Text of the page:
Get What You Want Out Of Life: Set Exciting Goals


There is a lot of information out there about how to set good goals. And for unknown reasons a lot of that information sets my teeth completely on edge. Yes, I know they should be 'Specific - Measurable - Attainable - Realistic - Timely' (aka SMART), but who wants to be smart when setting goals? Where is the fun in that?

Instead, imagine if the process of setting and achieving goals was an exciting adventure in itself? What if they were an Indiana Jones movie, instead of a workplace professional development video?

Not sure how this would work? Read on!

(It helps a lot if you have seen Raiders of the Lost Ark. If you haven't, just search on YouTube 'Indiana Jones Raiders of the Lost Ark Famous Scene'.)

Your goal is like the golden idol in the cave. The scene starts with you first beholding the idol on its pedestal and trying to work out how to bring it back home. Can you see it? Gleaming on its little pedestal asking to be reached? Awesome.

Next, Indie pulls out the bag of sand that he has been carrying, because you can't just walk off with the idol, you always have to trade it for something. In goal setting, the bag of sand is the everyday resources you will have to give up for your goal, such as time or money. Do you have enough sand to trade for your goal?

You tense as you slowly place the sand for the goal and rejoice when you pull it free - you have just agreed to a goal you think you can achieve.

But wait! That's not the end. You still need to escape from the cave together with your goal to achieve it. You're not safe and sound until you get it back home. And once you have decided on a goal, that's when life makes it hard to achieve it.

So, you start well but you soon run into trouble. For Indiana it was a pit full of stakes that he needed to swing across. For you, it could be a gap in your finances that you need some help getting through to the next month, or a sudden time suck that leaves you with not enough hours in the day.

Someone will suggest throwing them the idol and they will give you the help you need to cross the pit. Maybe it is in exchange for a sensible job, just for a little bit so you can pay the bills.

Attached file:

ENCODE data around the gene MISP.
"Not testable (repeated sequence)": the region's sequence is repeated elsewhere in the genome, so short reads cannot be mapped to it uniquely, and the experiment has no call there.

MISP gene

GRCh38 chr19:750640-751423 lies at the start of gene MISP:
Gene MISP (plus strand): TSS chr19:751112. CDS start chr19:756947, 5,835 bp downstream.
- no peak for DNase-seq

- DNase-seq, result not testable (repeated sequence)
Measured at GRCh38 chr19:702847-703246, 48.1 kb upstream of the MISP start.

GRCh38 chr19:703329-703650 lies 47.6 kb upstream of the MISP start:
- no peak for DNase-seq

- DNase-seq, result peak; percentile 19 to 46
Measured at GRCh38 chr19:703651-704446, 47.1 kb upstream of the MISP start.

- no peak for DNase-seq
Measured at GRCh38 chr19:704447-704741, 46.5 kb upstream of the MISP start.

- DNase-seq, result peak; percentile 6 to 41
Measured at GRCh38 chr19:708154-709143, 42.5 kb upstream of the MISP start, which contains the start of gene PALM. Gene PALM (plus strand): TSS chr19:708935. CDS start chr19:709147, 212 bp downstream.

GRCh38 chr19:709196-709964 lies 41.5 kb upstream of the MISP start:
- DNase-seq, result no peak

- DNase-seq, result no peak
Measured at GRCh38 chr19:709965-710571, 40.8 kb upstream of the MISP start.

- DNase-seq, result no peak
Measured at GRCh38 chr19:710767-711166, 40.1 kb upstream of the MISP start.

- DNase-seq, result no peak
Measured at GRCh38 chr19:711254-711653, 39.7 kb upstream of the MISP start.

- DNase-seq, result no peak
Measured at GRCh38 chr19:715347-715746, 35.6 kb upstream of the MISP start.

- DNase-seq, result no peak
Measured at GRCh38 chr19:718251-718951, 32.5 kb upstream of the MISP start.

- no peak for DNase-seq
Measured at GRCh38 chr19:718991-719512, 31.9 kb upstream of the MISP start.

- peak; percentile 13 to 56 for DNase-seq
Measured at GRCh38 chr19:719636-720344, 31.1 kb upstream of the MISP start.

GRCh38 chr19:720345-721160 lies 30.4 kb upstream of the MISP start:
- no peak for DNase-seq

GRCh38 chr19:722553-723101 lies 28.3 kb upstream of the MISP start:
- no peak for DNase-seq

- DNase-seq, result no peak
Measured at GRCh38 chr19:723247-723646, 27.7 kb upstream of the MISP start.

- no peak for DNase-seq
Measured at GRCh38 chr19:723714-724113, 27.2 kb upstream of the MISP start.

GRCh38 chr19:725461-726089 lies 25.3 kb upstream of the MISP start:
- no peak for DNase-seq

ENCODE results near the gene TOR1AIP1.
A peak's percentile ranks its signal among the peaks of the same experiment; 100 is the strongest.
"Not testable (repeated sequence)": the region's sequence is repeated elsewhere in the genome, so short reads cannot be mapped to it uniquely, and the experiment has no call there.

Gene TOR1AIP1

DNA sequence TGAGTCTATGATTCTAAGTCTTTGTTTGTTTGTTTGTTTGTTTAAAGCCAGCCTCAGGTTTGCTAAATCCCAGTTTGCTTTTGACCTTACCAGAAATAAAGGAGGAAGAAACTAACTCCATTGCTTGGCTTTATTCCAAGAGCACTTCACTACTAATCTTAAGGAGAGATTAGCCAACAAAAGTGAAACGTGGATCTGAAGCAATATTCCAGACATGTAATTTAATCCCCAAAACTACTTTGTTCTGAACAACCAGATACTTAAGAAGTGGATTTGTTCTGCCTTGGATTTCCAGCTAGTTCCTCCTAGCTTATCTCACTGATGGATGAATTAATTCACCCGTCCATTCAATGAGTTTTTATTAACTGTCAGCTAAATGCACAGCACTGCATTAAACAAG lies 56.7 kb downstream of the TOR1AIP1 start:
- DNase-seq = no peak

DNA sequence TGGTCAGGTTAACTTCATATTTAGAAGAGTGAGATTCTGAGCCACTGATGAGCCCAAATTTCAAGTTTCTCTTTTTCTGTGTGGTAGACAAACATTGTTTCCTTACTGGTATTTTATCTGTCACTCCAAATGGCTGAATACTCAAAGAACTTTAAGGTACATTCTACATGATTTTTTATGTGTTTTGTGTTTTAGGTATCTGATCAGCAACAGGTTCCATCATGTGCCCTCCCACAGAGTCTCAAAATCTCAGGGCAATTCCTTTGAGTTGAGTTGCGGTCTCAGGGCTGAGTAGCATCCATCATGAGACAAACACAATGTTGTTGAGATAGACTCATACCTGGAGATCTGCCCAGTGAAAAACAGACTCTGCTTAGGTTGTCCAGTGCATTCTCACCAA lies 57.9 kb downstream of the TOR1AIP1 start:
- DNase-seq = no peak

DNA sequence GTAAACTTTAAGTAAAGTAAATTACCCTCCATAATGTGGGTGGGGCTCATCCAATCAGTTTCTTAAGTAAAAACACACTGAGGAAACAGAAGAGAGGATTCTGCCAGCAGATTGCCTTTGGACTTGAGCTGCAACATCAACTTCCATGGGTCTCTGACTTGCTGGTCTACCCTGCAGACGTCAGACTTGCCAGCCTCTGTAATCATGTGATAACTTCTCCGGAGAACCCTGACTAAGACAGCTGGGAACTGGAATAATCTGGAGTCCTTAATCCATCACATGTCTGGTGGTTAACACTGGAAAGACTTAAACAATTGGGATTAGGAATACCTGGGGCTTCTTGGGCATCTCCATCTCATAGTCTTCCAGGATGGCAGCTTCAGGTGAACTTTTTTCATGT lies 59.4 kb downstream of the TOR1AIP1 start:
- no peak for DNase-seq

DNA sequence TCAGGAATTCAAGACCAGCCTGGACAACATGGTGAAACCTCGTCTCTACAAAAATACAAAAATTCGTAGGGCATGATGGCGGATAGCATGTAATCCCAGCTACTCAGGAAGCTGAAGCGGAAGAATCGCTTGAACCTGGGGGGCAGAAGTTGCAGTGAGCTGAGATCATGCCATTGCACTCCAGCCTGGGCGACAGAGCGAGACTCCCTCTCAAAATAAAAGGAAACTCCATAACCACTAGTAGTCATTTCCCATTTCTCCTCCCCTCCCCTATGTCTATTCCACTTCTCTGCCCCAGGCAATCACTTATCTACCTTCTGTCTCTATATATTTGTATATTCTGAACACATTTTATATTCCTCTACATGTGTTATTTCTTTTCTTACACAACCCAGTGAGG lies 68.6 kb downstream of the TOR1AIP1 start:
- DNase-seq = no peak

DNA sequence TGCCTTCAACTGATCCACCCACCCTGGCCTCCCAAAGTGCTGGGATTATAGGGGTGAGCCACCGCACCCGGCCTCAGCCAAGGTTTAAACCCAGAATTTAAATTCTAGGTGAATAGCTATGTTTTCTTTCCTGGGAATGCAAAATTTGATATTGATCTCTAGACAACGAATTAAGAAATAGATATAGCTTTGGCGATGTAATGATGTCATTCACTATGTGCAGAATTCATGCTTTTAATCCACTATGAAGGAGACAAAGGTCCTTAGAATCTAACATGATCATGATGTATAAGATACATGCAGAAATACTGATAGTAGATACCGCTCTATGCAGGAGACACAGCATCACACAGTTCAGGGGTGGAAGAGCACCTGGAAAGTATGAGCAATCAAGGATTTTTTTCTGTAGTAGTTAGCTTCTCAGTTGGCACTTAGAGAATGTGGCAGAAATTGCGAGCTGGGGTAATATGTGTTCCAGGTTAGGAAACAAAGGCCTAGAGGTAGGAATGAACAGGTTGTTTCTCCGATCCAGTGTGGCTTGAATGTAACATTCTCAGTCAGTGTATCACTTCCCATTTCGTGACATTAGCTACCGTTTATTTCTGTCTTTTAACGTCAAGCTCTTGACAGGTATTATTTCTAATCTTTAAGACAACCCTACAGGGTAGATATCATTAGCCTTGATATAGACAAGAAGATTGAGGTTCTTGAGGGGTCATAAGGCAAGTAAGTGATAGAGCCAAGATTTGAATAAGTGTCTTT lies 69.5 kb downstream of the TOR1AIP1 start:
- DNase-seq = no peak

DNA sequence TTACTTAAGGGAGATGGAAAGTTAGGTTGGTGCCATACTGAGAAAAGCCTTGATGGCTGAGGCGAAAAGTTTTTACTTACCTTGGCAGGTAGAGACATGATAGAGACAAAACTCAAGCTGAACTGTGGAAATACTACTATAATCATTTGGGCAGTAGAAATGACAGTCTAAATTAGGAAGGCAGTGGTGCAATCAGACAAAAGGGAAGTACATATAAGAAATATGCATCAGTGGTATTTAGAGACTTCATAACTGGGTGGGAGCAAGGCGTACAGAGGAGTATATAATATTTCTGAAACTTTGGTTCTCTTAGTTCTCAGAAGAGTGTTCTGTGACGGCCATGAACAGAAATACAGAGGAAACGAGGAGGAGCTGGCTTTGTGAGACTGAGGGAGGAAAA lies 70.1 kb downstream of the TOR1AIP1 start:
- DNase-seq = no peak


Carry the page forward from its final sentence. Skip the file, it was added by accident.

You can throw them the idol, and struggle to the end of the cave, but then you have gone through almost as much effort, and have nothing to show for it at the end. Trying to win back the idol afterwards is a whole lot harder.

If you are brave, you manage to get over the obstacle while still keeping your goal. However, next comes the giant rolling boulder. While things might push you to go faster than you feel comfortable doing, and you always seem to be one step ahead of disaster - as long as you are running towards the entrance, you're making it!

Of course, when you break out with your goal, there will be a thousand people pointing arrows and spears of criticism that want to cut you down to size, so it is always best to have an escape plan such as your own plane that you can fly off and enjoy your achievement.

That's the way I think goals must be handled. A lot more exciting and adventurous than being SMART about goal setting.

The final thing this model teaches us is that if your goal is not worth the sand you are trading it for, or you are not prepared to jump across pits of stakes for it, then it's not a very good goal. Stick with your sand and your day job.

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